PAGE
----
The traditional school system has stuck to the same basic paradigm since it was conceived during the Industrial revolution. Society is deeply invested in that paradigm, since the vast majority of us have been through that system, and rejecting the validity of their assumptions about learning means rejecting the validity of how we spent many (unpleasant) hours in childhood. Making that kind of concession is not easy. At this point, improving education is a matter of revolution, not evolution.
Context, relevance, context!
“What we think is happening here is that, when the outside context is varied, the information is enriched, and this slows down forgetting,” said Dr. Bjork, the senior author of the two-room experiment.
Varying the type of material studied in a single sitting — alternating, for example, among vocabulary, reading and speaking in a new language — seems to leave a deeper impression on the brain than does concentrating on just one skill at a time.
I will have to remember this next time someone tells me that students in a democratic school won’t learn anything properly because they aren’t forced to stick to a topic for 45 minutes in a static context. This research strongly suggests that the constantly changing, dynamic atmosphere of democratic schools is a terrific boon for learning. This seems right in line with the thought that having a relevant context is crucial for learning: when you learn something because it is interesting and relevant to you at that moment, you learn it better. Classrooms have a hard time providing that kind of context. A school where students explore things freely allows that relevance to happen all the time.
[…] cognitive scientists see testing itself — or practice tests and quizzes — as a powerful tool of learning, rather than merely assessment. The process of retrieving an idea is not like pulling a book from a shelf; it seems to fundamentally alter the way the information is subsequently stored, making it far more accessible in the future.
Tests are a learning tool? I guess you really do learn something new every day! I wrote a little about testing in July, and indeed as most people do, I treated testing as mere assessment. I stand happily corrected.
In one of his own experiments, Dr. Roediger and Jeffrey Karpicke, also of Washington University, had college students study science passages from a reading comprehension test, in short study periods. When students studied the same material twice, in back-to-back sessions, they did very well on a test given immediately afterward, then began to forget the material.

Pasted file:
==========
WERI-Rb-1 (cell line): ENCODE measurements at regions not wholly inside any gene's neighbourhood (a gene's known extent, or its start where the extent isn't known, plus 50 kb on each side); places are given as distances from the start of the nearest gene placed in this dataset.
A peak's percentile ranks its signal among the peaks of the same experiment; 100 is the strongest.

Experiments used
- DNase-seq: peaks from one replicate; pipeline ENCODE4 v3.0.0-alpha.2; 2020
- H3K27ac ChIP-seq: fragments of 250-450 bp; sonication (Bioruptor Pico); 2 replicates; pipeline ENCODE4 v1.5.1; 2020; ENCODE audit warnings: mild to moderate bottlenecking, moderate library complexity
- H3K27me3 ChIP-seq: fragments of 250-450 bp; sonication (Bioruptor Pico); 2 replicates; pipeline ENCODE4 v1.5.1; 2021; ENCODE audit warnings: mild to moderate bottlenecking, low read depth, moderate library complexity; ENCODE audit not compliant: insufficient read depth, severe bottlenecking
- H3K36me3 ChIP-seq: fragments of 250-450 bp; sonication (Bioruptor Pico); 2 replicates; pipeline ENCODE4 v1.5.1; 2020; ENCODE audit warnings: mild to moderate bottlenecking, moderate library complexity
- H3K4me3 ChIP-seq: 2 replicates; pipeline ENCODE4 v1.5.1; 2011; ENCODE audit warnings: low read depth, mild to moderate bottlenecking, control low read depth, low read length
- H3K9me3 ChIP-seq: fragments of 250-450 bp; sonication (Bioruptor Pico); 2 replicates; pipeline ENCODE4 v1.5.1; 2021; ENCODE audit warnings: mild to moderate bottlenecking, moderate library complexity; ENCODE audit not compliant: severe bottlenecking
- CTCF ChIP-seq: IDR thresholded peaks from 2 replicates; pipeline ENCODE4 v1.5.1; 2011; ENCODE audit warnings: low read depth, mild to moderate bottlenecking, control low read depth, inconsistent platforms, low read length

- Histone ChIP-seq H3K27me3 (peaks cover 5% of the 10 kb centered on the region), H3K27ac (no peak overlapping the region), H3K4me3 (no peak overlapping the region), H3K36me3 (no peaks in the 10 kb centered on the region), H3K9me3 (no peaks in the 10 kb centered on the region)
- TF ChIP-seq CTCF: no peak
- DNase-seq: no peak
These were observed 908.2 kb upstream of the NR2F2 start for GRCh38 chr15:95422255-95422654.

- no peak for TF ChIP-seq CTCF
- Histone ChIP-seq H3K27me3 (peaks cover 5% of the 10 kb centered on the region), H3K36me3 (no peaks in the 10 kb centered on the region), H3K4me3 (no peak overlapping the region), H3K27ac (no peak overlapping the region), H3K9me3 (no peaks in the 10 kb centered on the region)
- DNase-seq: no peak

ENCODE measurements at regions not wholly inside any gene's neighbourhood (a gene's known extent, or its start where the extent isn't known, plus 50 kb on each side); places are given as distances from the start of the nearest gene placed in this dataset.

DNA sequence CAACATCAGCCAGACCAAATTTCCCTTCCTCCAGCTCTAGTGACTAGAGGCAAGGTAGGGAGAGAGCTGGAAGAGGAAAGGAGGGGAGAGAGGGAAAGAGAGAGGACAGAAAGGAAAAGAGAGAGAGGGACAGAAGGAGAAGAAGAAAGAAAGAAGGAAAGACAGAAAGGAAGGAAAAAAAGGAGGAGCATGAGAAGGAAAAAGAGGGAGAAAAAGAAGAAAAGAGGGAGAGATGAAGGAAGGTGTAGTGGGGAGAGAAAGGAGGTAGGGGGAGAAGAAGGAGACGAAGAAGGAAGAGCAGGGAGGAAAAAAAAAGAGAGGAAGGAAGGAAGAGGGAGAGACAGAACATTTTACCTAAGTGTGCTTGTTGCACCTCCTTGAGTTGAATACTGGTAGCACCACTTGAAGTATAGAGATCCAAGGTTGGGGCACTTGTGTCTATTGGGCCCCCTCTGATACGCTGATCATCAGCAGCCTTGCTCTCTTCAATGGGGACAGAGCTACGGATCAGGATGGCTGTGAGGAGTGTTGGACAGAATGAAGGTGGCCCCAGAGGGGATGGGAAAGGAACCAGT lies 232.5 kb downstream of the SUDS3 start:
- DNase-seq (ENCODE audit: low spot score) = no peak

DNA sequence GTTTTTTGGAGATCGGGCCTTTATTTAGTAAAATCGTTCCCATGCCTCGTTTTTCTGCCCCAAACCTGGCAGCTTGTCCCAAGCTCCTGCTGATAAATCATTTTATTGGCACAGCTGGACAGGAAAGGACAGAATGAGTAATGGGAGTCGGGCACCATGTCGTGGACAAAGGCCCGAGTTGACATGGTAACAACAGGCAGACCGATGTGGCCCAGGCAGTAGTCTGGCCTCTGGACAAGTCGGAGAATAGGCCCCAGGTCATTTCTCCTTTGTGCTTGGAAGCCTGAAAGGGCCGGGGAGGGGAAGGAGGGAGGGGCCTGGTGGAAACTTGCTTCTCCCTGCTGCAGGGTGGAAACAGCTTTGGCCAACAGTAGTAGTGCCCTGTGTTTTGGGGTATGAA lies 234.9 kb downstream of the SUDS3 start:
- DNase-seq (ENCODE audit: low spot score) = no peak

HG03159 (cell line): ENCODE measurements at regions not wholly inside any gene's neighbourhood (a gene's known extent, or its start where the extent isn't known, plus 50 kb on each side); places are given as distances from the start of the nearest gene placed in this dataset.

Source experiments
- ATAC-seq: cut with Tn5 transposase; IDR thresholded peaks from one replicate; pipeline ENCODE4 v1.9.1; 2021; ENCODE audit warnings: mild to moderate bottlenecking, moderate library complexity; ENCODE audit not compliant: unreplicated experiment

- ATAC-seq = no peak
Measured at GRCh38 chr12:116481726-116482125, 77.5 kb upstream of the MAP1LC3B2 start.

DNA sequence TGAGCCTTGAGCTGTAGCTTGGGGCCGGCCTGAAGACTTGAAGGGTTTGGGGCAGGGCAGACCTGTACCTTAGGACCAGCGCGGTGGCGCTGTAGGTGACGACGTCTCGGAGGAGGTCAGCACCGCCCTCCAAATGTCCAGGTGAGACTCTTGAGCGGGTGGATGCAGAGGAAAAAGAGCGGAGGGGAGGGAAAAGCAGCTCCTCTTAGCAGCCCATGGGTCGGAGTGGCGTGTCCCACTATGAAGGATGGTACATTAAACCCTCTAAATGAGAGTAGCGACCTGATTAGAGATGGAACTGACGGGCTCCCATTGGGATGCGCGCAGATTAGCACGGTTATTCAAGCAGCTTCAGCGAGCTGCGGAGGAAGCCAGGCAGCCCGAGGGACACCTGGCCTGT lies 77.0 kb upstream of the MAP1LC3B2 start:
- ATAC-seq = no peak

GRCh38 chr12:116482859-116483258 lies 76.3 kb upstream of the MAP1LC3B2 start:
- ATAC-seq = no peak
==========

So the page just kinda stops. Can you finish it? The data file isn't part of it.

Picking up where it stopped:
But if they studied the passage just once and did a practice test in the second session, they did very well on one test two days later, and another given a week later.
It’s good to know that testing can actually help you learn things, but if this is their usefulness, this is not reflected by the way they are treated in schools and universities. I can only emphasize what I’ve said before: the importance of exam grades must be abolished. Then perhaps tests can be useful. Making test grades important only encourages the kind of learning that gets forgotten.
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In Germany, I have often heard that maintaining state control of the school system and its curriculum is important for maintaining democracy. This argument is used against the idea of private schools and homeschooling: if people can teach children whatever they want, the argument goes, religious fundamentalists of all kinds will raise the next generation for intolerance.
In Israel, this argument has now been turned on its head: Ha’aretz reports that “The Education Ministry has cut most of its budget for the intensive civics classes for 11th and 12th grades, and the regular civics classes for 10th grade, and will invest the sum in the teaching of Jewish studies.” Who needs to teach democracy, equality and civil rights when instead you can push a religion that is now being used by popular religious racists to promote and support the practice of killing children?1
The good news for Israel is that it has a larger proportion of democratic schools than any other country in the world. 2 These schools will be far less affected by these cuts, and moreover, students in democratic schools finish high school with years of first-hand experience in democracy. The bad news is that a major reason it’s so easy to start a democratic school in Israel is that the system is designed to let in religious schools with essentially no requirement that any particular topic be or not be in their curriculum. There are many more religious schools than democratic schools, and I’m willing to bet few, if not none of them, use that freedom to promote democracy and fight intolerance.